Cameron accused of hypocrisy over ‘buy British’ pledge

Campaigners have accused David Cameron of hypocrisy over his pledge for government departments to prioritise buying British food.

The World Development Movement claimed the prime minister was trying to “face two ways at once” by promising the public sector will buy more British food – yet championing a deal to open trade between the EU and the US to an unprecedented level.

On Monday (21 July), Mr Cameron announced plans for a new voluntary framework for public sector food procurement that committed all Whitehall departments to buy locally sourced food wherever possible from 2017.

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The prime minister launched the food and drink buying standard – The Plan for Public Procurement – at the Royal Welsh Show, as part of a package of measures aimed at boosting British agriculture and the rural economy by up to £400m/year.

But the World Development Movement, a UK-based campaigning organisation which fights for global justice and against poverty, claimed the plan contradicts Mr Cameron’s recent support for the Transatlantic Trade and Investment Partnership (TTIP).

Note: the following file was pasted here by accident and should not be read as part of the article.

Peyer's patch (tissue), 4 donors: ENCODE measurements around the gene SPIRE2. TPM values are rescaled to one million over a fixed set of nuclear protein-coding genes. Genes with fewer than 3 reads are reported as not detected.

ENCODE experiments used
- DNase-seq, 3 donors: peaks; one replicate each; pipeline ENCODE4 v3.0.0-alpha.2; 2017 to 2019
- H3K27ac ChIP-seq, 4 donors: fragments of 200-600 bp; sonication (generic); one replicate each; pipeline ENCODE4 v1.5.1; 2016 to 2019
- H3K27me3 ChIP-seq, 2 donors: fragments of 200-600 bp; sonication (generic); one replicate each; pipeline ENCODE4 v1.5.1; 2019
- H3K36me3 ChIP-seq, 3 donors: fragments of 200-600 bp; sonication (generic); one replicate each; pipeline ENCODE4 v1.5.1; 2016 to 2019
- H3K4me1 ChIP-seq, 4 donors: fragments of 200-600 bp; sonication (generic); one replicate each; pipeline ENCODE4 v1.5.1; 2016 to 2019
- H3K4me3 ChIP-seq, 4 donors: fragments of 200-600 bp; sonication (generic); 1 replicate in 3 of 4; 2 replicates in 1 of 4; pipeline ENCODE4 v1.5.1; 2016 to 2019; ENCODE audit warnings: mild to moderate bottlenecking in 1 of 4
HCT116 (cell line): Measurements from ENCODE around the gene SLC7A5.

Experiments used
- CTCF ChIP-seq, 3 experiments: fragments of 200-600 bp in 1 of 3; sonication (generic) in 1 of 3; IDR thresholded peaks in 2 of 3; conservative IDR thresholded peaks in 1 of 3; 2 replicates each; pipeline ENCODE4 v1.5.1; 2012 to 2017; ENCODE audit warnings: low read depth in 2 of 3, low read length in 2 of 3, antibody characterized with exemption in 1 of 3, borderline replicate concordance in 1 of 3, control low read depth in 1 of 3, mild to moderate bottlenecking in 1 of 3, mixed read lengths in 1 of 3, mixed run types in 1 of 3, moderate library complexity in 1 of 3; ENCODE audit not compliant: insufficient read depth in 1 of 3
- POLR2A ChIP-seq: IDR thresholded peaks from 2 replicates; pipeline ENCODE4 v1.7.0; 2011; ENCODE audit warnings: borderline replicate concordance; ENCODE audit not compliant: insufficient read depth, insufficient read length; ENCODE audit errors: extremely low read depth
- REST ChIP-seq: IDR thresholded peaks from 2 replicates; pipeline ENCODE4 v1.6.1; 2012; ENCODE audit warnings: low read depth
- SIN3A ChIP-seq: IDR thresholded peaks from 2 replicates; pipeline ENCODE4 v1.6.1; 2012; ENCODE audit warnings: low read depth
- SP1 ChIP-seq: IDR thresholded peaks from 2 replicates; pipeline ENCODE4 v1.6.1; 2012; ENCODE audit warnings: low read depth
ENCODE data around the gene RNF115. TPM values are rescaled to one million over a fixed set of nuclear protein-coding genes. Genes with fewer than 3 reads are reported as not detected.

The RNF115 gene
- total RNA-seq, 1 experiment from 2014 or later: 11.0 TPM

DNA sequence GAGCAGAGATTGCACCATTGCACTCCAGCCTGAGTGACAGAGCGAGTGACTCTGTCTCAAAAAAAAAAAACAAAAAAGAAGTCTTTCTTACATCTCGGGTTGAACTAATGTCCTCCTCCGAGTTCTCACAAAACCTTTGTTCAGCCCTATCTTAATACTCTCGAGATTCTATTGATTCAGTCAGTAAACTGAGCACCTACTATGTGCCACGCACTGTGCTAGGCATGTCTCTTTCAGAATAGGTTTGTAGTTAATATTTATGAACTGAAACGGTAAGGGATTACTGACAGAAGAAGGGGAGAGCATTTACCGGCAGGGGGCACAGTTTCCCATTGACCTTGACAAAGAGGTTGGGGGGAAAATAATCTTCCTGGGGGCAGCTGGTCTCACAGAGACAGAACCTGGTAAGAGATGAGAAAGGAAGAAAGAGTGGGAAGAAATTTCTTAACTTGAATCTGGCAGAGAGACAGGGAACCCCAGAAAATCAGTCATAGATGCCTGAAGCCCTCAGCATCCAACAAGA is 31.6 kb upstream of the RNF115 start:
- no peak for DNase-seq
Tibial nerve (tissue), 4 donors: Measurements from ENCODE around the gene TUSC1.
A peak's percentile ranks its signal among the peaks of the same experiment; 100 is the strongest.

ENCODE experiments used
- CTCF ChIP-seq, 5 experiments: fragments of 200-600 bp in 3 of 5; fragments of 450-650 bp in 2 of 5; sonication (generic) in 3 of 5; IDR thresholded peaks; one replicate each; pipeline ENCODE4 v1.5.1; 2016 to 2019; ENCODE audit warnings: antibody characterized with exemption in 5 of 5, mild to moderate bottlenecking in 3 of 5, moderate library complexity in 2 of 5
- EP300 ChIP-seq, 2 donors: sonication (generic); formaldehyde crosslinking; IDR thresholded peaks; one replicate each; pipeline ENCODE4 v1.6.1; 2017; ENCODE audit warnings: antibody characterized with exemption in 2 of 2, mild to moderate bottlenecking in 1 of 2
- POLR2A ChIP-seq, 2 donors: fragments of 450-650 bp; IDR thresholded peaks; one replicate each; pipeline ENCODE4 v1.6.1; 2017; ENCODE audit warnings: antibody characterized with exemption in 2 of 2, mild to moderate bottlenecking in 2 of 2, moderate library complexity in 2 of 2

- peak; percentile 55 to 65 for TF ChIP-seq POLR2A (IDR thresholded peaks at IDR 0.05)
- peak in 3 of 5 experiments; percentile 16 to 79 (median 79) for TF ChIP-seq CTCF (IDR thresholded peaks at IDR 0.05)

If the deal goes ahead, it will be the biggest free-trade agreement ever negotiated.

However, it could also allow EU and US companies to take legal action against governments that do not open equal procurement opportunities to foreign companies.

In this case, the World Development Movement argues that if the EU-US trade deal is struck, it could prevent the UK government from favouring British farmers for public procurement contracts.

Nick Dearden, director of the World Development Movement, said: “Either David Cameron is completely unaware that his plan to buy British would be unworkable if the EU-US deal is agreed, or his promise to British farmers is cynical and empty.

“Buying local food is clearly in the public interest, but future UK governments would be obstructed from doing this if the EU-US trade deal goes forward.

“The deal puts the profits of big business above the democratic right of governments to make decisions for the benefit of the people who elected them.”

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